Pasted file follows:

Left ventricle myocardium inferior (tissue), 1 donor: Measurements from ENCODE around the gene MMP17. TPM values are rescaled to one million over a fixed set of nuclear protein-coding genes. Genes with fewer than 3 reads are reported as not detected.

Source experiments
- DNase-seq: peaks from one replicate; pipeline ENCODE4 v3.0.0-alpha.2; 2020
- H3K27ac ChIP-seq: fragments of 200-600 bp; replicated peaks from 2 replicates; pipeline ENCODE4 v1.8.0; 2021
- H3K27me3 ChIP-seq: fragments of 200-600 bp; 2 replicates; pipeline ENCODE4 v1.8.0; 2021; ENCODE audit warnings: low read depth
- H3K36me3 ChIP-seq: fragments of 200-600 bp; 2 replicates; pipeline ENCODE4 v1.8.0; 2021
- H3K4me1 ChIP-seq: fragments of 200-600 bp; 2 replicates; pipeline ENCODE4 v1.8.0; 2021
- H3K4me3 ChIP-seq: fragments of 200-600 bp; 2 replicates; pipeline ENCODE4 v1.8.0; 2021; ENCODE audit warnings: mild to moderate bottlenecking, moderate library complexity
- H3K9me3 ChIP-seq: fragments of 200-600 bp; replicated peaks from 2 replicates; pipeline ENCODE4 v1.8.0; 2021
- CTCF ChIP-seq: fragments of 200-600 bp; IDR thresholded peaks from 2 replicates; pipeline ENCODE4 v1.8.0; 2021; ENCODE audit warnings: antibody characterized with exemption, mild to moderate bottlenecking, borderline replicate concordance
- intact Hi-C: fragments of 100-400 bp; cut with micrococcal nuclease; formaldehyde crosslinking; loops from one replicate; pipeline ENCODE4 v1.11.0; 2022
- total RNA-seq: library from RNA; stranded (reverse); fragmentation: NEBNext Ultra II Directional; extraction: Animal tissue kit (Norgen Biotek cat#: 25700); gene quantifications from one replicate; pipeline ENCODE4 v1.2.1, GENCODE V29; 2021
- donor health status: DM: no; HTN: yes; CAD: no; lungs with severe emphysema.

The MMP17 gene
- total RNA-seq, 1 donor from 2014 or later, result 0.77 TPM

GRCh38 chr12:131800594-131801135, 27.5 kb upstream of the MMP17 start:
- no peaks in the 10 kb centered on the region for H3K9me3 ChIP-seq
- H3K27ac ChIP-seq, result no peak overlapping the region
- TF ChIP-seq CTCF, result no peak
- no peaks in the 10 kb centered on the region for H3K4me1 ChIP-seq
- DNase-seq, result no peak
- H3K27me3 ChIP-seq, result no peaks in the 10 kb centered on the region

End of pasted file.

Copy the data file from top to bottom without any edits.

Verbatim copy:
Left ventricle myocardium inferior (tissue), 1 donor: Measurements from ENCODE around the gene MMP17. TPM values are rescaled to one million over a fixed set of nuclear protein-coding genes. Genes with fewer than 3 reads are reported as not detected.

Source experiments
- DNase-seq: peaks from one replicate; pipeline ENCODE4 v3.0.0-alpha.2; 2020
- H3K27ac ChIP-seq: fragments of 200-600 bp; replicated peaks from 2 replicates; pipeline ENCODE4 v1.8.0; 2021
- H3K27me3 ChIP-seq: fragments of 200-600 bp; 2 replicates; pipeline ENCODE4 v1.8.0; 2021; ENCODE audit warnings: low read depth
- H3K36me3 ChIP-seq: fragments of 200-600 bp; 2 replicates; pipeline ENCODE4 v1.8.0; 2021
- H3K4me1 ChIP-seq: fragments of 200-600 bp; 2 replicates; pipeline ENCODE4 v1.8.0; 2021
- H3K4me3 ChIP-seq: fragments of 200-600 bp; 2 replicates; pipeline ENCODE4 v1.8.0; 2021; ENCODE audit warnings: mild to moderate bottlenecking, moderate library complexity
- H3K9me3 ChIP-seq: fragments of 200-600 bp; replicated peaks from 2 replicates; pipeline ENCODE4 v1.8.0; 2021
- CTCF ChIP-seq: fragments of 200-600 bp; IDR thresholded peaks from 2 replicates; pipeline ENCODE4 v1.8.0; 2021; ENCODE audit warnings: antibody characterized with exemption, mild to moderate bottlenecking, borderline replicate concordance
- intact Hi-C: fragments of 100-400 bp; cut with micrococcal nuclease; formaldehyde crosslinking; loops from one replicate; pipeline ENCODE4 v1.11.0; 2022
- total RNA-seq: library from RNA; stranded (reverse); fragmentation: NEBNext Ultra II Directional; extraction: Animal tissue kit (Norgen Biotek cat#: 25700); gene quantifications from one replicate; pipeline ENCODE4 v1.2.1, GENCODE V29; 2021
- donor health status: DM: no; HTN: yes; CAD: no; lungs with severe emphysema.

The MMP17 gene
- total RNA-seq, 1 donor from 2014 or later, result 0.77 TPM

GRCh38 chr12:131800594-131801135, 27.5 kb upstream of the MMP17 start:
- no peaks in the 10 kb centered on the region for H3K9me3 ChIP-seq
- H3K27ac ChIP-seq, result no peak overlapping the region
- TF ChIP-seq CTCF, result no peak
- no peaks in the 10 kb centered on the region for H3K4me1 ChIP-seq
- DNase-seq, result no peak
- H3K27me3 ChIP-seq, result no peaks in the 10 kb centered on the region